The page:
Kelly Gunnell is a King’s Water researcher in the Department of Geography exploring cities, ecosystem services and future climate change.
Kelly is from Johannesburg, South Africa where her early experiences of camping, hiking and kayaking in the African bush and rivers fostered a passion for the biological sciences and conservation. Wanting a mission focused career, Kelly majored in Zoology and Journalism at Rhodes University in South Africa with the idea of promoting conservation issues through science journalism. Her love for the sciences grew and she decided to rather be part of the action than reporting on it. So she went on to do a MSc at Clemson University in South Carolina, USA, where she examined the conservation genetics of a threatened native trout species, the Yellowstone Cutthroat Trout. The best part of this project was hiking up and down the tributaries of the Snake River in Idaho. The worst part (and the bulk of the project) was being stuck in a lab doing genetic analysis.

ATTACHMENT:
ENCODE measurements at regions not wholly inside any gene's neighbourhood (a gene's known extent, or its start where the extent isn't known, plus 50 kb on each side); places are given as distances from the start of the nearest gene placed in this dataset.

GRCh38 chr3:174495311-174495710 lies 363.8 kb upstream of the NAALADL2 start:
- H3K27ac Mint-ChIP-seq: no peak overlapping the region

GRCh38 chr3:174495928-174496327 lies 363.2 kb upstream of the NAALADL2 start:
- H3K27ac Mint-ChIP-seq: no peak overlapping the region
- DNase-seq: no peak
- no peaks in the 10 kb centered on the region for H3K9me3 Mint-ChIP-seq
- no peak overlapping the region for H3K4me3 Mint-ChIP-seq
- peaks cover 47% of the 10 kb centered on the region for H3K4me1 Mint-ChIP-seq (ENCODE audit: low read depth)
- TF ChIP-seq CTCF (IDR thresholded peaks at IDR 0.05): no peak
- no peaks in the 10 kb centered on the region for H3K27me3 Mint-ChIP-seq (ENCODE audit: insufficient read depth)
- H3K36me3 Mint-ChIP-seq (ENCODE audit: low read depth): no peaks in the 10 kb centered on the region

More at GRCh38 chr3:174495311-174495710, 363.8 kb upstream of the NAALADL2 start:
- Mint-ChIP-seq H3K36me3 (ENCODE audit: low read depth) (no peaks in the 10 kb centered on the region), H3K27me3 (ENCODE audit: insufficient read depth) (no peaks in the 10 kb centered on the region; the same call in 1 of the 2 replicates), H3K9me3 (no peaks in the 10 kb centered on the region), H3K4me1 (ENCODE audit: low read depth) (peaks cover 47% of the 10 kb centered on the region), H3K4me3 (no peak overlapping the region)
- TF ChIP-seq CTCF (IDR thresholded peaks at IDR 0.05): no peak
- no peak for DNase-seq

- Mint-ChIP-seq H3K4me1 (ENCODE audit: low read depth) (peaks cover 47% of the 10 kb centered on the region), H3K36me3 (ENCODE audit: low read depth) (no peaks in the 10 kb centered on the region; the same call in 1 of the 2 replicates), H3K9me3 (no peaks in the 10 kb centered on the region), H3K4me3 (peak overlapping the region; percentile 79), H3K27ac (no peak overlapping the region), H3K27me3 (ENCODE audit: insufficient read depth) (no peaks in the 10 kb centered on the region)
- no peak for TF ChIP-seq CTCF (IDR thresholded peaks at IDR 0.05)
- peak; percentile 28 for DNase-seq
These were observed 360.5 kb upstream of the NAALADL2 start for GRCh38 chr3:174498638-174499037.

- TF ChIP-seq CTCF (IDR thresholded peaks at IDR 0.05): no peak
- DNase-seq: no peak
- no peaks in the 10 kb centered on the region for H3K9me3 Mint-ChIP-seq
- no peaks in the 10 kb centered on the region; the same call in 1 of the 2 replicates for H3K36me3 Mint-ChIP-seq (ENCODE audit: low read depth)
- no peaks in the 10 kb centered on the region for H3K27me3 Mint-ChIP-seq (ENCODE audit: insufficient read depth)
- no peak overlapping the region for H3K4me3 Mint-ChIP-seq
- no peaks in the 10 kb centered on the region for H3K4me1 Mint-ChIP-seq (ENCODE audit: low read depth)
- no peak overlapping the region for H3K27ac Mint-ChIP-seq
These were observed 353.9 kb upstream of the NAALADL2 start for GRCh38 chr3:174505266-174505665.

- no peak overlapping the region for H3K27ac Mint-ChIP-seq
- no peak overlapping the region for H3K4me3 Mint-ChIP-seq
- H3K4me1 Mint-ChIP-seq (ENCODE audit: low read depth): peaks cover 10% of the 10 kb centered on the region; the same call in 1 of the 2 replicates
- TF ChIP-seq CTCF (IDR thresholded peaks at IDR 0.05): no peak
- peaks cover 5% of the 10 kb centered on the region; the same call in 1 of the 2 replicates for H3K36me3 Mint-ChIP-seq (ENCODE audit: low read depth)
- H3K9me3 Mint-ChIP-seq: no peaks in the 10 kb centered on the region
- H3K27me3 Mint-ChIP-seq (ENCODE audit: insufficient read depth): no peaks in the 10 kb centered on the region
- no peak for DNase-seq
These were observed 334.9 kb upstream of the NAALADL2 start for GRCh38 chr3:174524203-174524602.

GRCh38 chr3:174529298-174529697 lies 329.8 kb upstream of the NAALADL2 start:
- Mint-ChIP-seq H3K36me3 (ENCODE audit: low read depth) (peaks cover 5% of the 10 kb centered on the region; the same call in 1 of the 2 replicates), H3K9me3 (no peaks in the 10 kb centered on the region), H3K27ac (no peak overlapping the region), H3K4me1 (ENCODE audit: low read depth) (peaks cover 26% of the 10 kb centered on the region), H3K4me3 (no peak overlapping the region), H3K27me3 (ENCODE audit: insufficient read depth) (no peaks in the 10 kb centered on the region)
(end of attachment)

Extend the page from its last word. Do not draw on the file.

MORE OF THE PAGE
After returning to South Africa, Kelly worked as an environmental consultant with a surface water speciality, working mainly with mine companies. She then moved to the CSIR, the science research council in South Africa, for a short stint before deciding to relocate to the UK. In London, Kelly worked in a very unique role as Built Environment Specialist for the Bat Conservation Trust, where she developed her passion for urban ecology. One of the highlights of this role was co-authoring a book targeted at architects on how to design air-tight buildings for biodiversity called, “Designing for Biodiversity: a technical guide for new and existing buildings”.
Kelly had an interim role as an Ecology Manager for one of the London boroughs, before deciding to return to research. She was awarded a NERC funded PhD studentship via the London NERC DTP in 2014. Out of nine London based research institutions, Kelly chose to come to King’s to undertake a project in the Geography Department to map and model the role of natural infrastructure in protecting cities from flooding and how that will be impacted by climate change and urban growth. Although the project is primarily desk-based, Kelly is excited that she will also get a chance to visit some of the cities that she is studying.
Kelly was awarded an International Waters Network Graduate Fellowship in 2016.
Kelly’s three words about water: